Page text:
Interpersonal therapy focuses less on thought patterns and more on a person’s interpersonal relationships and how they are impacting their emotional well-being. It is therefore a more family- or relationship-focused therapy, but that doesn’t mean it’s only used in group, family, or couples therapy sessions. It’s utilized just as much in one-to-one client and therapist settings. 

IPT is most commonly used to treat depression and anxiety, but can also help with a number of other conditions.

Psychodynamic psychotherapy

Psychodynamic psychotherapy looks at how your unconscious thoughts and past experiences are influencing your current behavior and emotions. 

It’s similar to CBT in that it looks at thought patterns and behaviors and how they influence reactions and relationships, but it’s specifically focused on how your past and childhood experiences have shaped both your unconscious and conscious mind. 

Psychodynamic therapists use a range of techniques to help clients identify and then address these unconscious processes and inner conflicts, and it can be very successful in treating a wide range of conditions including depression, anxiety, PTSD, eating disorders and addictions, and much more. 

Humanistic therapy

Humanistic therapy focuses on exploring a person’s whole self, rather than specific problems. It’s grounded in the belief that we are all capable of growth and of becoming the best versions of ourselves, but life experiences may have stopped us from reaching our potential.

Humanistic therapists create supportive, non-judgmental environments where clients are encouraged to explore their feelings, values, and goals, with an emphasis on self-awareness, personal growth, and inherent self-worth. 
Gestalt therapy and person-centered therapy are notable examples of humanistic therapy, and this type of talk therapy can also help with a wide range of conditions, including depression, anxiety, and many more.

Are therapy and treatment the same thing?

People are often confused about the different terms used in the sphere of mental health care, particularly regarding the difference between treatment vs therapy.

Officially speaking, “treatment” refers to the course of actions taken to manage, alleviate, and/or cure a condition, while “therapy” refers more to the process of rehabilitation. Therapy is therefore often a component of a treatment. 

However, the reality is that they are often used interchangeably, and the more important differentiation is between medical and non-medical treatments or therapies. 

For example, talk therapies are a type of non-medical treatment for mental and emotional problems. They use a wide range of different techniques, but no medical intervention.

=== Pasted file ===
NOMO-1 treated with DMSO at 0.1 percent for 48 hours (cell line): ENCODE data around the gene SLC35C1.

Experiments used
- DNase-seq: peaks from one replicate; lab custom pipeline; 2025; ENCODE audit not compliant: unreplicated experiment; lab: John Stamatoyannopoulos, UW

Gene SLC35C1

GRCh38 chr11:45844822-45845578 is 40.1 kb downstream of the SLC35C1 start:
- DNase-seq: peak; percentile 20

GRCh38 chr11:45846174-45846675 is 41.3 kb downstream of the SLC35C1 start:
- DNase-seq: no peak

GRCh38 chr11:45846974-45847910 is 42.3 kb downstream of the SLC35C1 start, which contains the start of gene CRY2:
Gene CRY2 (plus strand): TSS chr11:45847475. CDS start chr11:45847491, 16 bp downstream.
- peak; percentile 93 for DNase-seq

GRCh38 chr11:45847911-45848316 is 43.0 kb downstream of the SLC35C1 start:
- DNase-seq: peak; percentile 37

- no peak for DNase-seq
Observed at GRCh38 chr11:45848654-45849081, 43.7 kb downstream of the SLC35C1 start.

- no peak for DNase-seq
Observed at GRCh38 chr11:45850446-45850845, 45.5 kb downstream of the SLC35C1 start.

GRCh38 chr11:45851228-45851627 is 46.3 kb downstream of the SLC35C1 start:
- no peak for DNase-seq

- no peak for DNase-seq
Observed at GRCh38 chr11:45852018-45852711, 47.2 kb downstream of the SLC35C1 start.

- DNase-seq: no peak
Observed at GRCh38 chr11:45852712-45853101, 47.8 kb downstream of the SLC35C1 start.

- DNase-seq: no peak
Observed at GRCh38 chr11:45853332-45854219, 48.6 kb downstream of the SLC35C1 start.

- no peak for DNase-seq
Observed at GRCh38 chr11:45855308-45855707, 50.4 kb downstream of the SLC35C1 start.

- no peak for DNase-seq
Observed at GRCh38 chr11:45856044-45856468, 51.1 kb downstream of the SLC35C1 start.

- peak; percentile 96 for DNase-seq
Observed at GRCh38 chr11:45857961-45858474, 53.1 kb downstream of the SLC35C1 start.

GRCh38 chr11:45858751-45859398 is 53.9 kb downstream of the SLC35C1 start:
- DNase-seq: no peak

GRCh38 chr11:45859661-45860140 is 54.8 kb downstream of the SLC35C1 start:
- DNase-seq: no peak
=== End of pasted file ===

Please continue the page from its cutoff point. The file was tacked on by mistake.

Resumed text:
Psychiatry and ketamine therapy, on the other hand, are medical treatments. They specifically involve the use of prescribed medications to help manage and/or cure symptoms. At REACH, we can offer these forms of treatment as well. 

Talk therapy on its own can be highly effective and is enough for many patients. However, those who need medication usually benefit most from a combination of the two – psychiatry (or other forms of medication management) and talk therapy – and this is the holistic approach we follow and recommend at REACH BH

Which type of talk therapy is best for me?

It can be difficult to know which type of talk therapy will work best for you until you try one. Sometimes people need to try a few different types of therapy before they find the right one. Finding the right therapist is just as important, and can also sometimes take a few tries. 

But it’s important to remember that therapy is a journey, and every step on that journey will be taking you in the right direction. 

The best way to get started on your therapy journey is by speaking with healthcare professionals who can recommend the therapies or treatments they think will be most suitable for your needs. 

At REACH Behavioral Health in Ohio, we take great care in selecting the right therapists for every individual. 

We have a large team of therapists who are trained and qualified in all types of talk therapy, and we can offer our clients the option of in-person therapy at our centers across Ohio, or teletherapy from the comfort of your own home or other private space. 

This means that following an initial in-depth assessment and conversation, we’ll be able to match you to your optimal therapist, therapy type, and therapy setting, and give you the best chances of success on your therapy journey. 

If you’re interested in learning more about talk therapy at REACH, or are ready to get started, don’t hesitate to contact us (216) 453-1112

Contact us